- Politics and Social Issues
Let's Wipe Out Bullying: Laughs For Losers
Picture this: You or someone you love being bullied. No picture needed, right?
Where there's a school, there's usually a bully.
A new school year is upon us, with its focus on academics and academicians (both teachers and students), favorite Fall sports, libraries, technology, bullying....
“Wait,” you might say. “Why is bullying included in this nostalgic look at a new school year?”
First of all, there is nothing “nostalgic,” entertaining, or engaging about bullying. Think about it. Most of us have known poeple who were the victims of bullying. Many of us have watched bullies in action. Some of us were victims, and others (shudder) were the bullies themselves. There may be schools with fewer incidents of bullying than occur at other schools, probably due to a strictly enfroced anti-bullying policy, but the sad reality is this: wherever there’s a group of kids, from kindergarten to high school, there’s usually a bully or two or six lying in ambush, licking their lips in anticipation of the suffering they plan to inflict upon an innocent child, adolescent, or teen-ager.
It's been around since Cain and Abel, perhaps.....
Bullying is nothing new. As long as there have been kids, adolescents, teens, and, yes, adults on Earth there have been bullies. It has nothing to do with the balance of nature and everything to do with human nature. After all, doesn't everyone feel the need to feel important? Bullies just take a short cut to fulfilling that need at the expense of other people. In fact, a bully comes very close to fitting the definition of a sociopath; she seems to think anything she does is okay as long as it is beneficial to her. (Surprised at the feminine pronoun? We'll get to that later.)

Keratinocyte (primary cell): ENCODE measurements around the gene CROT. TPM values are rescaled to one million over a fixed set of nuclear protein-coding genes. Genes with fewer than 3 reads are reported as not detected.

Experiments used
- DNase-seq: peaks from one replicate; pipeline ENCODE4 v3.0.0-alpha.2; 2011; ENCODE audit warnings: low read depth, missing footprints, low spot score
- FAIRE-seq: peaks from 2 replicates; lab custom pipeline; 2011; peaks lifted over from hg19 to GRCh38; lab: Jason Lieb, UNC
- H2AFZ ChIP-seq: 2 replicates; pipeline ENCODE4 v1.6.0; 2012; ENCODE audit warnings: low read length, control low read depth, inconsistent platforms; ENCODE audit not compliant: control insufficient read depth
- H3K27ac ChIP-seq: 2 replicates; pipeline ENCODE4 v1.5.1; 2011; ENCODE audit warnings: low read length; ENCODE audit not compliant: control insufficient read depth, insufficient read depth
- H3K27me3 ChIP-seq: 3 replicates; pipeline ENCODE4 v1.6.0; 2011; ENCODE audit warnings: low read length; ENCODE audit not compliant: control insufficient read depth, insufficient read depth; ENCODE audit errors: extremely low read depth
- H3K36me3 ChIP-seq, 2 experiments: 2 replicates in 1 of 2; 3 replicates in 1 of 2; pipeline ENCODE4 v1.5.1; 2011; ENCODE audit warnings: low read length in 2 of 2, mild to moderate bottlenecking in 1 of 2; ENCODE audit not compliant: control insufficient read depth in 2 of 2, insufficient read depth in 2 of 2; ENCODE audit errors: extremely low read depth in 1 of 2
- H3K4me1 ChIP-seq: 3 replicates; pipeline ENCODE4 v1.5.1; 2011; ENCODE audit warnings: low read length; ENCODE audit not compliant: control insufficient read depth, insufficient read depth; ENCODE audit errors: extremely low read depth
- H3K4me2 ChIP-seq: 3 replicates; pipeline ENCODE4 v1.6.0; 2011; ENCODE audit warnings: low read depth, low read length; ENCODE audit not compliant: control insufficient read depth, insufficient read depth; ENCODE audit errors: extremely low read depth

For years, the "bullies have no self esteem" school of thought has been bandied about; in some cases, that is true. In many other cases, though, bullies are bullies because they have too much self esteem coupled with a mean streak. They are leaders of a negative ilk who are able to amass "followers" who would rather assist them in their efforts than risk the possibility of becoming their victims. Identify the kids who are bullying a fellow student on the playground. It shouldn't take long to find their leader; there always is one. Sometimes a bully has so much confidence in his ability to terrify and intimidate that he prefers to work alone and be feared from afar.
Bullies all around us.... They muddle the picture.
....But there is no excuse.